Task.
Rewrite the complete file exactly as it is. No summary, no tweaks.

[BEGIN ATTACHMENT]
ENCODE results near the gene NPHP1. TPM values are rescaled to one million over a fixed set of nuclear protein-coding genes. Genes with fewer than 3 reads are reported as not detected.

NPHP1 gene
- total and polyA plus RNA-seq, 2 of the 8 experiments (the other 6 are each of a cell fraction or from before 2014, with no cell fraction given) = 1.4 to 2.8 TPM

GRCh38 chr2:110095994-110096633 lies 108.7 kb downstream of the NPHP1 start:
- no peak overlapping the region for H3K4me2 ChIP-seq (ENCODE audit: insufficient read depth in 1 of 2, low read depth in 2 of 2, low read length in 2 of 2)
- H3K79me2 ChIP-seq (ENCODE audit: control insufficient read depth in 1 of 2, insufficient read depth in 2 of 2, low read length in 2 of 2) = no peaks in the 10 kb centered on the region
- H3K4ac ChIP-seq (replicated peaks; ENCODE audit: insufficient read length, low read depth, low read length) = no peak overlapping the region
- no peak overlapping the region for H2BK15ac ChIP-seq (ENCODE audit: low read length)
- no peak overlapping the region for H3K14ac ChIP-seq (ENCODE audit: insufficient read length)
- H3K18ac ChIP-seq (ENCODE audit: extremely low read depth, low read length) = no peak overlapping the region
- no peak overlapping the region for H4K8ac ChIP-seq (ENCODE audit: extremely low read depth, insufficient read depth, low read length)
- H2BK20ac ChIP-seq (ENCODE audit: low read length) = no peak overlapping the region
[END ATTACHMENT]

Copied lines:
ENCODE results near the gene NPHP1. TPM values are rescaled to one million over a fixed set of nuclear protein-coding genes. Genes with fewer than 3 reads are reported as not detected.

NPHP1 gene
- total and polyA plus RNA-seq, 2 of the 8 experiments (the other 6 are each of a cell fraction or from before 2014, with no cell fraction given) = 1.4 to 2.8 TPM

GRCh38 chr2:110095994-110096633 lies 108.7 kb downstream of the NPHP1 start:
- no peak overlapping the region for H3K4me2 ChIP-seq (ENCODE audit: insufficient read depth in 1 of 2, low read depth in 2 of 2, low read length in 2 of 2)
- H3K79me2 ChIP-seq (ENCODE audit: control insufficient read depth in 1 of 2, insufficient read depth in 2 of 2, low read length in 2 of 2) = no peaks in the 10 kb centered on the region
- H3K4ac ChIP-seq (replicated peaks; ENCODE audit: insufficient read length, low read depth, low read length) = no peak overlapping the region
- no peak overlapping the region for H2BK15ac ChIP-seq (ENCODE audit: low read length)
- no peak overlapping the region for H3K14ac ChIP-seq (ENCODE audit: insufficient read length)
- H3K18ac ChIP-seq (ENCODE audit: extremely low read depth, low read length) = no peak overlapping the region
- no peak overlapping the region for H4K8ac ChIP-seq (ENCODE audit: extremely low read depth, insufficient read depth, low read length)
- H2BK20ac ChIP-seq (ENCODE audit: low read length) = no peak overlapping the region